WWPHD? / "Patrick Henry Before the Virginia House of Burgesses," by Peter F. Rothermel, via public domain.
Caroline O’Donovan,  February 6, 2015

The Revolution Will Be Venture Funded

WWPHD? / "Patrick Henry Before the Virginia House of Burgesses," by Peter F. Rothermel, via public domain.


Where do revolutions begin? In the streets? On Twitter? In Greece?

No! Little did we know, they begin in a Washington, D.C.-based venture capital fund. Aptly named 1776, these titans of entrepreneurship plan to overthrow our bloated and broken system, by replacing it with a more agile and intelligent startup culture. How? By connecting socially conscious startup companies with investors, Beltway insiders and, in some cases, seed money they need to get off the ground and foment “revolution.”

One would think to warn the White House! But, as it turns out, they already know all about it. President Obama dropped by 1776’s offices last year, and just this week, two of his former campaign staffers pledged their media consultancy, Precision Strategies, to the cause. Said one of the former White House strategists to the Washington Post, regarding their mission to market technological insurrection, “It’s very much akin to launching a political campaign and selling a candidacy.”

1776 purports to be about political change—but not so much change that it strays from the capitalist underpinnings that make this nation great. After all, consider the name, an homage to the first great American victory over having to pay taxes.

As a seed fund, 1776 posits that there’s nothing at odds between streamlining for profit and making the world a better place; either way, the goal is efficiency. They frame the privatization of social good as radical act by emphasizing technological solutions. After all, if the technology is new, it must be progress, and progress is always good. But just who and what are these companies, these startups that prove one can pursue revolution and profit simultaneously?

A screenshot of 1776's homepage.
A screenshot of 1776’s homepage.

One 1776 member, iMogul, analyzes crowdsourced “opinion data” and uses it to connect screenwriters and film producers with investors: democratizing Hollywood, one downvote at a time! Another company is Hire.Bid, a digital marketplace that allows underworked Americans to auction off their leisure time and “be bid upon by prospective clients needing a helping hand.” (“Your time is money. Literally.”) Hire.Bid can be thought of as a radical extension of historical progressive thought: eight hours for work, eight hours for rest, and eight hours for what you will sell online.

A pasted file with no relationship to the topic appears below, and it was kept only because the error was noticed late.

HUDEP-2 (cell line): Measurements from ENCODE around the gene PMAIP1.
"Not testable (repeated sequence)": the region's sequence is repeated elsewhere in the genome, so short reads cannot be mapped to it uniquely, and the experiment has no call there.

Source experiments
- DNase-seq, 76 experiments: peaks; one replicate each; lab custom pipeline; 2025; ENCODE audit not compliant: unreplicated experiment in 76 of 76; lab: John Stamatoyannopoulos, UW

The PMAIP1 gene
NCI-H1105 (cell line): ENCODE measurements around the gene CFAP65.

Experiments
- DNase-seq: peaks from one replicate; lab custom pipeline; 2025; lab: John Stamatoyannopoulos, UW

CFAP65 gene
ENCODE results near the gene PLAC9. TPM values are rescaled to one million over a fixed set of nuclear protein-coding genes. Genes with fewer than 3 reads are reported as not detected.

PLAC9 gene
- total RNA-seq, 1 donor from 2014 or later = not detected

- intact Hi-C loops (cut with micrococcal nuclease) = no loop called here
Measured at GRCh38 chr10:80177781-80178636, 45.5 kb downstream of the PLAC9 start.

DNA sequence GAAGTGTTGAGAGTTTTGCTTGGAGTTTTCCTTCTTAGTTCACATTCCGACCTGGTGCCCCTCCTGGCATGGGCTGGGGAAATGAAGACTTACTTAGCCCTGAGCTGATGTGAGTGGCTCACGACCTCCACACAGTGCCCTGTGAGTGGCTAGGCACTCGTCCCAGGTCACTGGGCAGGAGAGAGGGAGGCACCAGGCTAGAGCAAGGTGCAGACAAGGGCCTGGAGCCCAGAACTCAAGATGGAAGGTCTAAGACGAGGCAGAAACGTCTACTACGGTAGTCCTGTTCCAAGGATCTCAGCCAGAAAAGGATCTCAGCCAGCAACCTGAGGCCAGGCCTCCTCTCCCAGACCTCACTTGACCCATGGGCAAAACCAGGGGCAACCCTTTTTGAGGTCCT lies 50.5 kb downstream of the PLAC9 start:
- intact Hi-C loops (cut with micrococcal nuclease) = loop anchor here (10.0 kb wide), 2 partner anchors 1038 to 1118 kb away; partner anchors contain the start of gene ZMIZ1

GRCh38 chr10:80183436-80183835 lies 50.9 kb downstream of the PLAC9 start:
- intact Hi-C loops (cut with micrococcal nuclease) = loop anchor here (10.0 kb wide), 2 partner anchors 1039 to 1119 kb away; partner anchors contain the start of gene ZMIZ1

Of course, private property and personal wealth won’t be going away, even if 1776 does somehow succeed with its revolution. That’s why 1776 backs a startup that “synthesizes real estate and infrastructure development data to enable users to visually analyze the characteristics and future growth of urban neighborhoods.” Enticingly called AreaProbe, this company will be instrumental in helping former revolutionaries find affordable condos in up-and-coming neighborhoods.

Benjamin Franklin was a revolutionary who worked to promote the ideals of the republic in both the United States and in France. Franklin was also a known party boy who is said in folktales to have once written that beer is proof that God loves us. Undoubtedly this is why Drizly, a company that delivers alcohol to your home, is also a 1776 member.

Fomenting rebellion is no joke, so it’s a relief to know that 1776 is taking all threats seriously. With Commander-in-Chief Obama at the helm of our the current administration, it makes sense that 1776 has brought DroneShield, which uses a network of sensors to detect drones, into their confederacy of entrepreneurs. With these and other technologies in hand, America is poised for national innovation liberation.

Startup culture is known for its hatred of bureaucracy, of hierarchical structure, and of rules in general. Startups are all about big cash infusions, quick decision making and brilliant young (white) people solving problems. There’s a belief, clearly, that we need to do away with current government processes—that we need to hack regulation, topple the system, and install a startup federation in its place.

All of 1776’s startups are well meaning, plenty of them are smart ideas, and change, in general, is good. But freewheeling cowboy capitalism masquerading as political freedom is not. The current regime is indeed maddeningly inefficient, but technology alone is not the solution.

Perhaps 1776 co-founder Evan Burfield put it best in an interview with Business Insider when he said: “If you’re going to fix the world you’re going to have to figure out how to figure out all this crap.”


[Note: Thanks to Kyle Chayka for the title for this one. – Ed.]

Caroline O'Donovan is a staff writer at The Nieman Lab. Find her on Twitter @ceodonovan.

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